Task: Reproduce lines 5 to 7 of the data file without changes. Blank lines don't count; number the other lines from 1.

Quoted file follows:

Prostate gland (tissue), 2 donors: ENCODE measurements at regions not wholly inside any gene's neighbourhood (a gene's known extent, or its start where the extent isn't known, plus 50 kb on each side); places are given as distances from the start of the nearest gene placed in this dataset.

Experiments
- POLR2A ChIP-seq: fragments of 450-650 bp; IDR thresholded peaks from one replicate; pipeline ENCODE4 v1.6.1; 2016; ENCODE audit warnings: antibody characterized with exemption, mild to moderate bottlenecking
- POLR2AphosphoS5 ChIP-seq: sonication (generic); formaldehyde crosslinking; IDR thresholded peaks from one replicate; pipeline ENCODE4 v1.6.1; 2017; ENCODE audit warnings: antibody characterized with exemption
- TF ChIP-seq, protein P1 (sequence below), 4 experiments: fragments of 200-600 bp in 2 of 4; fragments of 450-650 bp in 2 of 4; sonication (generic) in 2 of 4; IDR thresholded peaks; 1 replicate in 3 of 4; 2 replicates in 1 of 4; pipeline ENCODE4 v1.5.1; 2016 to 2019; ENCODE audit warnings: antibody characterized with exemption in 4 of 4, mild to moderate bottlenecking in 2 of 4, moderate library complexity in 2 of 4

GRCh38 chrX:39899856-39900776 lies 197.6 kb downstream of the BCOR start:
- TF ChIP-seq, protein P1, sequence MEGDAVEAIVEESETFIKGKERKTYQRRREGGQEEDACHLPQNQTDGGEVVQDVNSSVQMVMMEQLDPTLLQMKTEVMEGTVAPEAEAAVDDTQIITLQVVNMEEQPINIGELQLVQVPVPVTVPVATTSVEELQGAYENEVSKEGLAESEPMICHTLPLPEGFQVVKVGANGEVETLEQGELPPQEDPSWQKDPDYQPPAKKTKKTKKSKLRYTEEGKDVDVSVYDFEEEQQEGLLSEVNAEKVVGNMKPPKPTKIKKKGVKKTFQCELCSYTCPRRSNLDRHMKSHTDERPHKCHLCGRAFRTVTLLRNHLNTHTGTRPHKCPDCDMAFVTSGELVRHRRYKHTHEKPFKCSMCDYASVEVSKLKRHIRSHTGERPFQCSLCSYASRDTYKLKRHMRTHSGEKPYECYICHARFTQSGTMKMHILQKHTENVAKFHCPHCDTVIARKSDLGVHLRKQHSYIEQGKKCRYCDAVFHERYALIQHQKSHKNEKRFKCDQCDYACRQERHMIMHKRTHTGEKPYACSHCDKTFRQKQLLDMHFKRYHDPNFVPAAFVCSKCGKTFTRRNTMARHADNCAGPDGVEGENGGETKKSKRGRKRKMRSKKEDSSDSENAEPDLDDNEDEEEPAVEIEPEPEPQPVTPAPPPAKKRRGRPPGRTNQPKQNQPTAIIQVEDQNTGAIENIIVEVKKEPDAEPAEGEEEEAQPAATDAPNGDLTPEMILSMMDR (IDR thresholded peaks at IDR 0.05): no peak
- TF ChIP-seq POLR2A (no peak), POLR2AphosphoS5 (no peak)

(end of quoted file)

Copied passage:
- TF ChIP-seq, protein P1 (sequence below), 4 experiments: fragments of 200-600 bp in 2 of 4; fragments of 450-650 bp in 2 of 4; sonication (generic) in 2 of 4; IDR thresholded peaks; 1 replicate in 3 of 4; 2 replicates in 1 of 4; pipeline ENCODE4 v1.5.1; 2016 to 2019; ENCODE audit warnings: antibody characterized with exemption in 4 of 4, mild to moderate bottlenecking in 2 of 4, moderate library complexity in 2 of 4

GRCh38 chrX:39899856-39900776 lies 197.6 kb downstream of the BCOR start:
- TF ChIP-seq, protein P1, sequence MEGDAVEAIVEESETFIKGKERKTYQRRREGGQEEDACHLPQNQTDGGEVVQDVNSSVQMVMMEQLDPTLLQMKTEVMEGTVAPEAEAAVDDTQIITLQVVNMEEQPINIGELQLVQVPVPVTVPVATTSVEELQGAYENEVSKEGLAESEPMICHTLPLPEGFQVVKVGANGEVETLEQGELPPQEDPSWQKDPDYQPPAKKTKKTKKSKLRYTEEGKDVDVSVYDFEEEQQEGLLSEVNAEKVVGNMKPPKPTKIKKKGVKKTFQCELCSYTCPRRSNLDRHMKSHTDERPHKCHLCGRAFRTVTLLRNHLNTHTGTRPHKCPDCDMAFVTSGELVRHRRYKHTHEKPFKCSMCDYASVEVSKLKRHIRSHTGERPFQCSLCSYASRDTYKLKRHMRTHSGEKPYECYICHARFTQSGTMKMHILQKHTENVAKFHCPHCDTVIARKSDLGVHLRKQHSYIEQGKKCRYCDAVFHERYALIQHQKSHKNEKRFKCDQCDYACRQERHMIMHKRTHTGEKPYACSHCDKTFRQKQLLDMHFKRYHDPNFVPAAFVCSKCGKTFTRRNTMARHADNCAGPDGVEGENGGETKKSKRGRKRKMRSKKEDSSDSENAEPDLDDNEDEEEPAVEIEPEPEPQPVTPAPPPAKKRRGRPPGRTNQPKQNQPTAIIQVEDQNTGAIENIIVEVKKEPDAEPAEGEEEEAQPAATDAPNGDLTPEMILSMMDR (IDR thresholded peaks at IDR 0.05): no peak